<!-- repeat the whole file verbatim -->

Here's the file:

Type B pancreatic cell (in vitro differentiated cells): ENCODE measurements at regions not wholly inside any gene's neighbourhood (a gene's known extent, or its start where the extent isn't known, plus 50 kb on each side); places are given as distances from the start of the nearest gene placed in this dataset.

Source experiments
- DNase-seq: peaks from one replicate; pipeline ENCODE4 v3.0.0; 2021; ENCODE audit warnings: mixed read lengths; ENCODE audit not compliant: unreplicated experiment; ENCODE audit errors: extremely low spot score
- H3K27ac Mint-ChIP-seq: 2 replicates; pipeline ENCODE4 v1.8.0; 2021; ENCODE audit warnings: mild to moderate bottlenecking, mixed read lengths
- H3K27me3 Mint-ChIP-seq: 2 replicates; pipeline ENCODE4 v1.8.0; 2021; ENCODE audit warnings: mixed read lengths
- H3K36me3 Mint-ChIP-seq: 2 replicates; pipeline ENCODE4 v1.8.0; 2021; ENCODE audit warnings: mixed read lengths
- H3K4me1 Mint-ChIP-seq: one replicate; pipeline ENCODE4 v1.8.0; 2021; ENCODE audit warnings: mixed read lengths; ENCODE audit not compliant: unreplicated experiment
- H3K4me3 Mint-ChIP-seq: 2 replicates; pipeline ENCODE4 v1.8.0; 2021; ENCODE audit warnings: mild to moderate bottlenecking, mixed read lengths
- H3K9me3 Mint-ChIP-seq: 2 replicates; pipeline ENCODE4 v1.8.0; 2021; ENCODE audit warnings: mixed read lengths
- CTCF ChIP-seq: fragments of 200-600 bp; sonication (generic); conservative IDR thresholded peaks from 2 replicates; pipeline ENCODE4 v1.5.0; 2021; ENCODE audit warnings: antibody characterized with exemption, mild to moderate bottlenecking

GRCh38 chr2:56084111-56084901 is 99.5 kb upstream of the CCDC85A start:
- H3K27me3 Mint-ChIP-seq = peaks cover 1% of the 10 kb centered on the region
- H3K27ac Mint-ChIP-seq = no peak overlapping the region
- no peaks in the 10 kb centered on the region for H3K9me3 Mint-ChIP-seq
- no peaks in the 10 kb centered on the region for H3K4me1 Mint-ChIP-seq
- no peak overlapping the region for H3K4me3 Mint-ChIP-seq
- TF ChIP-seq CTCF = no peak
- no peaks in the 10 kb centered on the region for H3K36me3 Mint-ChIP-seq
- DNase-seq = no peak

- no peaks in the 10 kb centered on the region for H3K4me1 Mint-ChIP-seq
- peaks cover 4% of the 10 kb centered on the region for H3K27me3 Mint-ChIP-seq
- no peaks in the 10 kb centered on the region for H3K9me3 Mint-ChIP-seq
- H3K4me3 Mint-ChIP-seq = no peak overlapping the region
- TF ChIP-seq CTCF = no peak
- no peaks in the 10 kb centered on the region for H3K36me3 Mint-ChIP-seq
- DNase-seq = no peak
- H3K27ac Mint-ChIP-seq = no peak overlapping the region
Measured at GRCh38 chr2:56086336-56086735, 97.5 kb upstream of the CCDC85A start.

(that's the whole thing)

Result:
Type B pancreatic cell (in vitro differentiated cells): ENCODE measurements at regions not wholly inside any gene's neighbourhood (a gene's known extent, or its start where the extent isn't known, plus 50 kb on each side); places are given as distances from the start of the nearest gene placed in this dataset.

Source experiments
- DNase-seq: peaks from one replicate; pipeline ENCODE4 v3.0.0; 2021; ENCODE audit warnings: mixed read lengths; ENCODE audit not compliant: unreplicated experiment; ENCODE audit errors: extremely low spot score
- H3K27ac Mint-ChIP-seq: 2 replicates; pipeline ENCODE4 v1.8.0; 2021; ENCODE audit warnings: mild to moderate bottlenecking, mixed read lengths
- H3K27me3 Mint-ChIP-seq: 2 replicates; pipeline ENCODE4 v1.8.0; 2021; ENCODE audit warnings: mixed read lengths
- H3K36me3 Mint-ChIP-seq: 2 replicates; pipeline ENCODE4 v1.8.0; 2021; ENCODE audit warnings: mixed read lengths
- H3K4me1 Mint-ChIP-seq: one replicate; pipeline ENCODE4 v1.8.0; 2021; ENCODE audit warnings: mixed read lengths; ENCODE audit not compliant: unreplicated experiment
- H3K4me3 Mint-ChIP-seq: 2 replicates; pipeline ENCODE4 v1.8.0; 2021; ENCODE audit warnings: mild to moderate bottlenecking, mixed read lengths
- H3K9me3 Mint-ChIP-seq: 2 replicates; pipeline ENCODE4 v1.8.0; 2021; ENCODE audit warnings: mixed read lengths
- CTCF ChIP-seq: fragments of 200-600 bp; sonication (generic); conservative IDR thresholded peaks from 2 replicates; pipeline ENCODE4 v1.5.0; 2021; ENCODE audit warnings: antibody characterized with exemption, mild to moderate bottlenecking

GRCh38 chr2:56084111-56084901 is 99.5 kb upstream of the CCDC85A start:
- H3K27me3 Mint-ChIP-seq = peaks cover 1% of the 10 kb centered on the region
- H3K27ac Mint-ChIP-seq = no peak overlapping the region
- no peaks in the 10 kb centered on the region for H3K9me3 Mint-ChIP-seq
- no peaks in the 10 kb centered on the region for H3K4me1 Mint-ChIP-seq
- no peak overlapping the region for H3K4me3 Mint-ChIP-seq
- TF ChIP-seq CTCF = no peak
- no peaks in the 10 kb centered on the region for H3K36me3 Mint-ChIP-seq
- DNase-seq = no peak

- no peaks in the 10 kb centered on the region for H3K4me1 Mint-ChIP-seq
- peaks cover 4% of the 10 kb centered on the region for H3K27me3 Mint-ChIP-seq
- no peaks in the 10 kb centered on the region for H3K9me3 Mint-ChIP-seq
- H3K4me3 Mint-ChIP-seq = no peak overlapping the region
- TF ChIP-seq CTCF = no peak
- no peaks in the 10 kb centered on the region for H3K36me3 Mint-ChIP-seq
- DNase-seq = no peak
- H3K27ac Mint-ChIP-seq = no peak overlapping the region
Measured at GRCh38 chr2:56086336-56086735, 97.5 kb upstream of the CCDC85A start.